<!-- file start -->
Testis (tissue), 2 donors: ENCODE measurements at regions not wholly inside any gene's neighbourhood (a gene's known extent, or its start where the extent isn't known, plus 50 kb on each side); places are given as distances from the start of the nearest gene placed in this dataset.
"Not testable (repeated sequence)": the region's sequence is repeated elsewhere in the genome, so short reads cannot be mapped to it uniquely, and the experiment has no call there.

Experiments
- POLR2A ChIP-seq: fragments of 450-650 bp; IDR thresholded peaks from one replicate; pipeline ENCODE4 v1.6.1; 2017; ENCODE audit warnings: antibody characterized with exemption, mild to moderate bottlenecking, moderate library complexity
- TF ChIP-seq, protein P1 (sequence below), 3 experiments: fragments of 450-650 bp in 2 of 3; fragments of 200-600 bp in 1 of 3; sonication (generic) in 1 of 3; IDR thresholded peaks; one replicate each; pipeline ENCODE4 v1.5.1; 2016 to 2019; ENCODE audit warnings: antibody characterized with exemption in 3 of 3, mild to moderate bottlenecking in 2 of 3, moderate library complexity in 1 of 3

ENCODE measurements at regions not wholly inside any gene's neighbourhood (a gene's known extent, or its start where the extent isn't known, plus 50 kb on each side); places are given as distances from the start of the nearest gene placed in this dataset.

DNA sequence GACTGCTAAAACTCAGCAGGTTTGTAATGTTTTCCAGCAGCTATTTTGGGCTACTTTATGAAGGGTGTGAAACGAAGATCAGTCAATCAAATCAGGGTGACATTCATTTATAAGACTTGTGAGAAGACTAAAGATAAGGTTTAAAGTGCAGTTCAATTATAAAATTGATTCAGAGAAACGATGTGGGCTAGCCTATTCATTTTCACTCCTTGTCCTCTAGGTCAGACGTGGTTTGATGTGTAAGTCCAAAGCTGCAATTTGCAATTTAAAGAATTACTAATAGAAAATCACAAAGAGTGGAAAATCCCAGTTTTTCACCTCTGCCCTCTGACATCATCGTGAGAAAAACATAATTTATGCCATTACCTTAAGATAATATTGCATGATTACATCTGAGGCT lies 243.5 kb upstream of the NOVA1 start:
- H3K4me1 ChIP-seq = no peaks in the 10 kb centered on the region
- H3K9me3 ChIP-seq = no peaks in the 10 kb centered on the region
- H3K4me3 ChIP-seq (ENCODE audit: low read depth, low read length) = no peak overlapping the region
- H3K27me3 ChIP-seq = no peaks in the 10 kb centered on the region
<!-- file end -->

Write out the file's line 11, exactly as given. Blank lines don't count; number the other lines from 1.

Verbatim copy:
- H3K27me3 ChIP-seq = no peaks in the 10 kb centered on the region